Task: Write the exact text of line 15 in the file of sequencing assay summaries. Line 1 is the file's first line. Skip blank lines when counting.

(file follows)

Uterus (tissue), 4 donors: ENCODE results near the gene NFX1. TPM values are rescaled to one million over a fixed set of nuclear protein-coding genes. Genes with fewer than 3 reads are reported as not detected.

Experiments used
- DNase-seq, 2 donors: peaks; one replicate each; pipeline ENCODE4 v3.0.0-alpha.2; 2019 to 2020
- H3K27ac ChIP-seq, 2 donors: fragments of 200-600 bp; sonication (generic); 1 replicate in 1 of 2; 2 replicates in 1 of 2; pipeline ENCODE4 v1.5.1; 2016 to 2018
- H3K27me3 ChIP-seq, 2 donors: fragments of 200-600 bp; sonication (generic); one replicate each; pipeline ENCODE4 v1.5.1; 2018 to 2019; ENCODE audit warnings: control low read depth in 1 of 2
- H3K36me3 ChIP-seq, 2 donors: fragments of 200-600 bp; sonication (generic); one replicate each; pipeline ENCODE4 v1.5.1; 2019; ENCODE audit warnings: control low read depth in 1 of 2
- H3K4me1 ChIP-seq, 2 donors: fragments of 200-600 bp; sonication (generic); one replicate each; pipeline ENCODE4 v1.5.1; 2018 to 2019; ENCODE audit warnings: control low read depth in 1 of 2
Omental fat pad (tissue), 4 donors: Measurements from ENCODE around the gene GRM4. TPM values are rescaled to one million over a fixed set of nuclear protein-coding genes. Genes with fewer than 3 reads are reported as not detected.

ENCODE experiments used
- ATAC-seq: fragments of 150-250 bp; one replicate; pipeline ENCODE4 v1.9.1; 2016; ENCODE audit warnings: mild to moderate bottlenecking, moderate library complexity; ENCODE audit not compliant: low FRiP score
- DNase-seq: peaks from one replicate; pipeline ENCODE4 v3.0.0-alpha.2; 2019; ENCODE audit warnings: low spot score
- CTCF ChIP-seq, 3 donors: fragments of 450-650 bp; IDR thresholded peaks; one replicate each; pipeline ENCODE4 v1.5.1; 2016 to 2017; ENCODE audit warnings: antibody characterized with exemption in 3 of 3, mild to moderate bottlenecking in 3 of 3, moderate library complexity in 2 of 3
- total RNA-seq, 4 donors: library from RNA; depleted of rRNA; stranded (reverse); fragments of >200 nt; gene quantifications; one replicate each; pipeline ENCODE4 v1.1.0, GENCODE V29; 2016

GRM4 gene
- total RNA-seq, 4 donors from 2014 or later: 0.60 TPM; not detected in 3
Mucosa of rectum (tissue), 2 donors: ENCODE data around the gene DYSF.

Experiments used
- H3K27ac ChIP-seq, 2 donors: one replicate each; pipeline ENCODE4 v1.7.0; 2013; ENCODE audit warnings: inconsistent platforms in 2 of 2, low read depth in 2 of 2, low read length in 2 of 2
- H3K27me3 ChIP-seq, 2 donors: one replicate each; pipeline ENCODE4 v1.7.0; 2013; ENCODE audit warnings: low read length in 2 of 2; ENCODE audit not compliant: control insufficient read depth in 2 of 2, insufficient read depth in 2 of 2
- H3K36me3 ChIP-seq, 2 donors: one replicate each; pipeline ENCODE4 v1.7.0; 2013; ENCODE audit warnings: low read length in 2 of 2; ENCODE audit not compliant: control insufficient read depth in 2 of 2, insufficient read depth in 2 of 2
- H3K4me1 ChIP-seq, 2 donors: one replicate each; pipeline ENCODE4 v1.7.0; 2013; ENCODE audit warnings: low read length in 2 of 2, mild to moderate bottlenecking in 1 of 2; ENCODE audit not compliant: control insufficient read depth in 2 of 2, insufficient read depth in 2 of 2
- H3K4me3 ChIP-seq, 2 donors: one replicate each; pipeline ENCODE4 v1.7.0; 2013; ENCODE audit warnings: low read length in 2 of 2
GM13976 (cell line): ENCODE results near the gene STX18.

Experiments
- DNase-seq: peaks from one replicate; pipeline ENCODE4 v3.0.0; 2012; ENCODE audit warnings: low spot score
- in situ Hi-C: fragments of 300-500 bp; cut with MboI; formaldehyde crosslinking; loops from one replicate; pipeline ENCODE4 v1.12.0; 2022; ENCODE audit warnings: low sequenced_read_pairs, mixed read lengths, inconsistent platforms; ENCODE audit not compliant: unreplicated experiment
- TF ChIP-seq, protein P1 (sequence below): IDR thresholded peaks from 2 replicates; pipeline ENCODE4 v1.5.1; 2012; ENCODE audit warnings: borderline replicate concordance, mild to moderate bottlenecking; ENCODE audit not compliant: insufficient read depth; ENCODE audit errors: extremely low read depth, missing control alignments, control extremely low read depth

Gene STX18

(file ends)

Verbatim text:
- total RNA-seq, 4 donors from 2014 or later: 0.60 TPM; not detected in 3